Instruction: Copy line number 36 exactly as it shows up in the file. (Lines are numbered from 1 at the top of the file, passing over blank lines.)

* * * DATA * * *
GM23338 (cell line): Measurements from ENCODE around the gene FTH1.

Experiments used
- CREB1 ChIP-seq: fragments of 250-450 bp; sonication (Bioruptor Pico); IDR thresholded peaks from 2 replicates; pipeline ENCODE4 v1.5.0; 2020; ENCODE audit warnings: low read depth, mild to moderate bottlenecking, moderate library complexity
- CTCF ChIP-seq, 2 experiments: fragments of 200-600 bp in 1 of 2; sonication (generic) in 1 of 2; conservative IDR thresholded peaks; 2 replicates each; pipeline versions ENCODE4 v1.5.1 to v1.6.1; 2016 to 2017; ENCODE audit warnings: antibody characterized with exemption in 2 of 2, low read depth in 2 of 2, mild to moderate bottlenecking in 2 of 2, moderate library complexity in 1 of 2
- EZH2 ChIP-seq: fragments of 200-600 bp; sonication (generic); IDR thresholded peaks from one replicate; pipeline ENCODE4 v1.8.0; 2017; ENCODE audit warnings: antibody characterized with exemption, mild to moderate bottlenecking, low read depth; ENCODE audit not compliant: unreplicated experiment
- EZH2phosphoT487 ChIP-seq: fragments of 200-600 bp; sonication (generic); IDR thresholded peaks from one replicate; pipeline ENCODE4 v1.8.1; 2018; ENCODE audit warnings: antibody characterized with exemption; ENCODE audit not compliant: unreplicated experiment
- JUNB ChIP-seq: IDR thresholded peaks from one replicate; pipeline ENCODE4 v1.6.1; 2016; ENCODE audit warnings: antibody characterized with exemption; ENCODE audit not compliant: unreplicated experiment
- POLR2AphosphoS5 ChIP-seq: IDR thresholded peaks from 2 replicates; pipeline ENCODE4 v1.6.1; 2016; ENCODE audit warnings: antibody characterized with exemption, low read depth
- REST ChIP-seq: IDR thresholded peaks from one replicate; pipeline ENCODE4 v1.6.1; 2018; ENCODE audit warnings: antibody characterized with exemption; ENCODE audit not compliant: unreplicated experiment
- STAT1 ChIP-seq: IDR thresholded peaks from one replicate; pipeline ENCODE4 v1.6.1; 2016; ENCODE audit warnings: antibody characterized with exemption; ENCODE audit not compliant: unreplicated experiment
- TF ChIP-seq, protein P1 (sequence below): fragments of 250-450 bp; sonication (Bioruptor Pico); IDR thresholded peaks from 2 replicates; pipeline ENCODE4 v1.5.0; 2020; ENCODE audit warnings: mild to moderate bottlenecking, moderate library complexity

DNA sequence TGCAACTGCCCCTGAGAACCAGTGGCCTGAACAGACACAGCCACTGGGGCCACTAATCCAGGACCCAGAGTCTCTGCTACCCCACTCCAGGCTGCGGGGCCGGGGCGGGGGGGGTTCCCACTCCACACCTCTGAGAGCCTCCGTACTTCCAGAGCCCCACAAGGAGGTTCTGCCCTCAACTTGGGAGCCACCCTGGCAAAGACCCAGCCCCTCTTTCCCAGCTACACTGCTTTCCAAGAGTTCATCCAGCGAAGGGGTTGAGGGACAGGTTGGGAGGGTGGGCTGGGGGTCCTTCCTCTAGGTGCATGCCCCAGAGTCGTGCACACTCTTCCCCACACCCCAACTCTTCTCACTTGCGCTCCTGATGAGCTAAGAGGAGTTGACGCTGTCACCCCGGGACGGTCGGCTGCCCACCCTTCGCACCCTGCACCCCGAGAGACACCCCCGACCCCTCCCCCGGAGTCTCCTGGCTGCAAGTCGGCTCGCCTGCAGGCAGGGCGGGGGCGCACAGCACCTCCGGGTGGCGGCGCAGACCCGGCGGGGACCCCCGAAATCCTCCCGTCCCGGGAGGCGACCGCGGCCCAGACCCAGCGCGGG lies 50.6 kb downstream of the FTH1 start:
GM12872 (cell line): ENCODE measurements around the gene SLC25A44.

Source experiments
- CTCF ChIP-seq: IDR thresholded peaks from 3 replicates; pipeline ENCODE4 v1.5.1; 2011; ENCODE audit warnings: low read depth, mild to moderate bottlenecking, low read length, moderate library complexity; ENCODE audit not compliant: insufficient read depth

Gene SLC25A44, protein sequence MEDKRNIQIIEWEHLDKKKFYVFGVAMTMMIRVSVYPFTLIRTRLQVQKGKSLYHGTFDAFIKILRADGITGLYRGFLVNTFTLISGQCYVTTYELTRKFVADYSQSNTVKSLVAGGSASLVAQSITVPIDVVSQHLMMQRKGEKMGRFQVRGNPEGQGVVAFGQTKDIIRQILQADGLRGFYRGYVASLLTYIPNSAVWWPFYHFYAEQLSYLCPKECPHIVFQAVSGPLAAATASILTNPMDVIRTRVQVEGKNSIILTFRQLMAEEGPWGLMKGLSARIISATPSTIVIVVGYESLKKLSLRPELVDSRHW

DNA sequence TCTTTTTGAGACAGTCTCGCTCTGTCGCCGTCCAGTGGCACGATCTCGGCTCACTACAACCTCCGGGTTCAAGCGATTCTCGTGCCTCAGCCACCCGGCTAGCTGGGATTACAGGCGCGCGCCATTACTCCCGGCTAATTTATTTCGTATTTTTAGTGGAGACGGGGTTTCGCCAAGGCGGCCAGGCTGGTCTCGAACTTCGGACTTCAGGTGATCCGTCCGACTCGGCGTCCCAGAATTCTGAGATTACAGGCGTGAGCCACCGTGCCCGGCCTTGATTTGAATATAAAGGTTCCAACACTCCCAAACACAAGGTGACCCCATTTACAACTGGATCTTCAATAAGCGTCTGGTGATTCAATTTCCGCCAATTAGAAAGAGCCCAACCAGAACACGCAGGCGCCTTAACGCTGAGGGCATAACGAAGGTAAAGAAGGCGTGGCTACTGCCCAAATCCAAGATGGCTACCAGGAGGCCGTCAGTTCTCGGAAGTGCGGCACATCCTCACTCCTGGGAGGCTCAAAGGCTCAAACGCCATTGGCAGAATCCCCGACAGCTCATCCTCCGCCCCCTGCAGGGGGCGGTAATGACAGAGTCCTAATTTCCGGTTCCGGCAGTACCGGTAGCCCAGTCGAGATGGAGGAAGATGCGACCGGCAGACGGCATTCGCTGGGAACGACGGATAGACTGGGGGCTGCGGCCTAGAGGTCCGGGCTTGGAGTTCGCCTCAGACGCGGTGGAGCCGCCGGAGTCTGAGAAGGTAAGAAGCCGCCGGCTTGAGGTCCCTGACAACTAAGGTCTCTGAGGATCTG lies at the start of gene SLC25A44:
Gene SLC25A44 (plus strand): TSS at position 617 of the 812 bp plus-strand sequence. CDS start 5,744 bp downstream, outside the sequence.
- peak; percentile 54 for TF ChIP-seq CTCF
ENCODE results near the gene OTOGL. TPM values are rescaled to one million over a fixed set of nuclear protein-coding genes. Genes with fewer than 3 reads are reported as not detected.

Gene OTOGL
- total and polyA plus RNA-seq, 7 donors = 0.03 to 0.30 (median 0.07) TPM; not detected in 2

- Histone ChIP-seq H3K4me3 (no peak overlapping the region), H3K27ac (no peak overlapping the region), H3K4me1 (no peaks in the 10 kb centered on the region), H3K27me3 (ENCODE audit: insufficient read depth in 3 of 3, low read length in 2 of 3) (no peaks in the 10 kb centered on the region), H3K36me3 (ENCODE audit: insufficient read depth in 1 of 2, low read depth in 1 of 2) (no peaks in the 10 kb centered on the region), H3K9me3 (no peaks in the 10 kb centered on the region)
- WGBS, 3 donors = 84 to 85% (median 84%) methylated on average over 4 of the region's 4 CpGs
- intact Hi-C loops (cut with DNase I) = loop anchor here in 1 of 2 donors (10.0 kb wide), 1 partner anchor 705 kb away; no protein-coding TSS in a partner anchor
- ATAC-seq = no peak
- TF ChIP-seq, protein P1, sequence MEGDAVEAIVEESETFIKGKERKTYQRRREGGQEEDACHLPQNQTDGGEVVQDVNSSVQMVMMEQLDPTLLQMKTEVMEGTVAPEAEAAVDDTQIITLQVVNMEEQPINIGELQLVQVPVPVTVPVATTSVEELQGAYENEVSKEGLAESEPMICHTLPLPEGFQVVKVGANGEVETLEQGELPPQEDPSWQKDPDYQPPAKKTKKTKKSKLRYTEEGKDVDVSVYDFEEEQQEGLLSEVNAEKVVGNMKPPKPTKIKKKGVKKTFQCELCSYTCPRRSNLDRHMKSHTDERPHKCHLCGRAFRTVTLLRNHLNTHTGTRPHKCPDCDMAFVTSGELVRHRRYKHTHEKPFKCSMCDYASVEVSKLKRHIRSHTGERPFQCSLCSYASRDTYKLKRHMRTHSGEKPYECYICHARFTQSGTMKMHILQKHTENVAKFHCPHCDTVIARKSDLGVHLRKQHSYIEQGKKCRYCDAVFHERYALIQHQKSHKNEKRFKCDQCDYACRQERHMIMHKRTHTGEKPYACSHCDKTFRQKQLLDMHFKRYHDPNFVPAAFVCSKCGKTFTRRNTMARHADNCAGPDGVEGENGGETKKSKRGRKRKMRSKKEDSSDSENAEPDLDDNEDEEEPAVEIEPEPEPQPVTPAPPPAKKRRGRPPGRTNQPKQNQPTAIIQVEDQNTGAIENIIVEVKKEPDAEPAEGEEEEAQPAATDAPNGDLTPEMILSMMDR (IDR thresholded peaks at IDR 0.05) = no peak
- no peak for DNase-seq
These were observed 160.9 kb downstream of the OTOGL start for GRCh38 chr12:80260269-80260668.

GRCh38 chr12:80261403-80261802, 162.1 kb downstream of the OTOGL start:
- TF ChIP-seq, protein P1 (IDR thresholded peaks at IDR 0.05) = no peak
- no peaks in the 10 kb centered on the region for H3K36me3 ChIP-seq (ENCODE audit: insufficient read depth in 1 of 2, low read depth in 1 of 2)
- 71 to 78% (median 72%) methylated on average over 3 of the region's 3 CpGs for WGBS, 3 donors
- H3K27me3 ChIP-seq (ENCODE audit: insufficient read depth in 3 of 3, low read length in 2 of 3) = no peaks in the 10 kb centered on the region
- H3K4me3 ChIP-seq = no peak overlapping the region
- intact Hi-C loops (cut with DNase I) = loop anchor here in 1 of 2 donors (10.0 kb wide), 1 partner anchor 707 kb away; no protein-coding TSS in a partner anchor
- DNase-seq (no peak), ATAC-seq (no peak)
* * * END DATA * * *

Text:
- intact Hi-C loops (cut with DNase I) = loop anchor here in 1 of 2 donors (10.0 kb wide), 1 partner anchor 707 kb away; no protein-coding TSS in a partner anchor